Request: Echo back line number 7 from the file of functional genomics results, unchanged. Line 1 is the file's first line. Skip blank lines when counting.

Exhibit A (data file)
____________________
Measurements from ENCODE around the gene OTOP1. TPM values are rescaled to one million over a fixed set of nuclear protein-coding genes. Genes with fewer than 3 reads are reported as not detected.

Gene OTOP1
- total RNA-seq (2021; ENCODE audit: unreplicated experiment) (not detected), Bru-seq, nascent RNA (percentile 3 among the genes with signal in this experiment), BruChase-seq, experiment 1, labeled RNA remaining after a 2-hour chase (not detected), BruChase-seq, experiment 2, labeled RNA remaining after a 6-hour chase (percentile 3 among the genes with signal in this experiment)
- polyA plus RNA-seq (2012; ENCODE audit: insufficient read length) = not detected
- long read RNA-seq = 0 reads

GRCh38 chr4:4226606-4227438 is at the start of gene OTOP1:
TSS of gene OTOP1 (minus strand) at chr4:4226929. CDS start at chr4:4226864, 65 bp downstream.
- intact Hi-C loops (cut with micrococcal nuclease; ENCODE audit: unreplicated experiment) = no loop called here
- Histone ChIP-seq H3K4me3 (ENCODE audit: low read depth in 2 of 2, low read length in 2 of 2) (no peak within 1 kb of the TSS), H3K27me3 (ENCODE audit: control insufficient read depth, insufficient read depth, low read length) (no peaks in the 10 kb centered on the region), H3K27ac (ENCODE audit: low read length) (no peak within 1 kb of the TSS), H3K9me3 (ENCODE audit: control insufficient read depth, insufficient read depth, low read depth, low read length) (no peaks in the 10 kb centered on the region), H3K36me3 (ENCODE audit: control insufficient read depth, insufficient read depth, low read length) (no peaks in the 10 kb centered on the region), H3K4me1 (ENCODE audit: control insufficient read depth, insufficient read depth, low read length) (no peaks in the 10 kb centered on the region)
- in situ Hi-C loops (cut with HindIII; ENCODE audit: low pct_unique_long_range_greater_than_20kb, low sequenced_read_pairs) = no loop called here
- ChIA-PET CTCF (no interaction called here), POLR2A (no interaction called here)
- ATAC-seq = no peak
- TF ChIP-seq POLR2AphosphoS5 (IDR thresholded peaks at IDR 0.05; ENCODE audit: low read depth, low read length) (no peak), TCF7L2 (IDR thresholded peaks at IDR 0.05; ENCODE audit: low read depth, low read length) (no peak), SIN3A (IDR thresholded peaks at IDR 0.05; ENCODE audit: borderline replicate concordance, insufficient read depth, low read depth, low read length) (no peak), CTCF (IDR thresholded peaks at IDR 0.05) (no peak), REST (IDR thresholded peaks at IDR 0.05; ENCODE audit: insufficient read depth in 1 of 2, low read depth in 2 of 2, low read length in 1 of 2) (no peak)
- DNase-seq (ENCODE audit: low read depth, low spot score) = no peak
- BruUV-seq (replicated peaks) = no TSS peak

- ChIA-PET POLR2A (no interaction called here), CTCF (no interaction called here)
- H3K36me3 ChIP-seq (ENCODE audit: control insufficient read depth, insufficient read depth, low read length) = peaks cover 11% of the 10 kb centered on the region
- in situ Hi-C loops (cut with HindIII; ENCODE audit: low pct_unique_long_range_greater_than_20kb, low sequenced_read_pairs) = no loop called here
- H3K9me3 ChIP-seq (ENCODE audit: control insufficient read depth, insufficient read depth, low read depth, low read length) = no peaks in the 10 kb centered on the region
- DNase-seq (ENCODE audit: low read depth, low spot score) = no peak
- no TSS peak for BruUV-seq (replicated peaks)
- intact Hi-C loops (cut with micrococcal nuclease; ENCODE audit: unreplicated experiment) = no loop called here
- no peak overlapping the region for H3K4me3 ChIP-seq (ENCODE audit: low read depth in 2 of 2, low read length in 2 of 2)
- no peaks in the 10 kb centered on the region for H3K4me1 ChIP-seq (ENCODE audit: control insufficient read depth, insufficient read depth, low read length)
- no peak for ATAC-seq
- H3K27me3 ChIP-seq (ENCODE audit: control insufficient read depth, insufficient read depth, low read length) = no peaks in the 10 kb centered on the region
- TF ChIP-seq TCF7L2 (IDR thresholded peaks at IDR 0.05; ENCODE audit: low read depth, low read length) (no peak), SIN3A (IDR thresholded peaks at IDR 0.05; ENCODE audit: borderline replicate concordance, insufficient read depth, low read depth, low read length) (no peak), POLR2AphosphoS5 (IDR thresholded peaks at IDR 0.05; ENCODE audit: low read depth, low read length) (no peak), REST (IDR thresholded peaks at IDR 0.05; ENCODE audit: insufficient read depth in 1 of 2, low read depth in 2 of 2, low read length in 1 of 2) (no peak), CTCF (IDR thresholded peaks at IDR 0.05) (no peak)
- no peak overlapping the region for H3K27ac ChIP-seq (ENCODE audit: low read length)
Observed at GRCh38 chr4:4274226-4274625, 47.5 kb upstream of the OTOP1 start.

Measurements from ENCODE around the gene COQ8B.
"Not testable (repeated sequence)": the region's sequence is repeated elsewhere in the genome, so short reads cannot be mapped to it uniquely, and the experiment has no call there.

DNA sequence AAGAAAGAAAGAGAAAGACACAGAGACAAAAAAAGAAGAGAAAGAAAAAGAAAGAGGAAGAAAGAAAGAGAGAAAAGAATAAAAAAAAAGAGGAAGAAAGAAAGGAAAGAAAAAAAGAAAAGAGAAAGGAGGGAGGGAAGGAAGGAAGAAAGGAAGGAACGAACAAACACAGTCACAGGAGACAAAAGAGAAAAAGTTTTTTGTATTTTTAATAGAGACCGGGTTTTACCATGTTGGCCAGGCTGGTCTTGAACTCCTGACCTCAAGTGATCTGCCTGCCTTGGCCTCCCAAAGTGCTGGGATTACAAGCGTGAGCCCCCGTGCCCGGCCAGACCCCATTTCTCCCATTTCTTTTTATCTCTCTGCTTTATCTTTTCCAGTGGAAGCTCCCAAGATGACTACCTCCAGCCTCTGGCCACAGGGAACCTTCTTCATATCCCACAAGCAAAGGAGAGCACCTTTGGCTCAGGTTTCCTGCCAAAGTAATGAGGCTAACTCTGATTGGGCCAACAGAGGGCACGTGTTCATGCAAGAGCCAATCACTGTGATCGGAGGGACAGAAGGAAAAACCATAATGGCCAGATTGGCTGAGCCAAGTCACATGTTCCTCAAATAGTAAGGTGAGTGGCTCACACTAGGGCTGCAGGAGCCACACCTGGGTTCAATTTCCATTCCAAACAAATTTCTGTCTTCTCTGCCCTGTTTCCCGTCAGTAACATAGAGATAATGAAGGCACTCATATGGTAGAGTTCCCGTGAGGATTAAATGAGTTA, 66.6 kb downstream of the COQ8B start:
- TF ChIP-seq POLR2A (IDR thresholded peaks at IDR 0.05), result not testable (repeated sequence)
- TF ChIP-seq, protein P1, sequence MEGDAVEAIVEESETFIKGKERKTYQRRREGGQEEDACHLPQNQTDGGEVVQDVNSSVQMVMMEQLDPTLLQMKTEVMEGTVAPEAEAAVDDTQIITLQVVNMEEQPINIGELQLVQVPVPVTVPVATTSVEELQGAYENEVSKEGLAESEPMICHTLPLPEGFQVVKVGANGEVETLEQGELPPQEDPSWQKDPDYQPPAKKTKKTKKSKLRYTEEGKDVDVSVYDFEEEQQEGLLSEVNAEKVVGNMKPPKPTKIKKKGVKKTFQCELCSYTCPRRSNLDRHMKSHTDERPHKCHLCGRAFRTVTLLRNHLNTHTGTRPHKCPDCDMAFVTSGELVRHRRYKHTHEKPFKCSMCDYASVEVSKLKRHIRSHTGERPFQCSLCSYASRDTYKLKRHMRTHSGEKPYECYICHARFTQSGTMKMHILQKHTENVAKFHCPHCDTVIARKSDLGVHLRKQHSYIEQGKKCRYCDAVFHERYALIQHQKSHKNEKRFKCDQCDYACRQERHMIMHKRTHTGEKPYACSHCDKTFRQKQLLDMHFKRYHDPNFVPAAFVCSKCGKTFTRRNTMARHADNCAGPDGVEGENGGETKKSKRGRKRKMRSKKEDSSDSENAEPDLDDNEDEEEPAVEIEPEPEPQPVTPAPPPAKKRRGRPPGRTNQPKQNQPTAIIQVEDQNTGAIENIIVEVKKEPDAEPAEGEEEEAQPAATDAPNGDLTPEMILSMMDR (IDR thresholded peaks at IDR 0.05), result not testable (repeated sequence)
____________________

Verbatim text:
TSS of gene OTOP1 (minus strand) at chr4:4226929. CDS start at chr4:4226864, 65 bp downstream.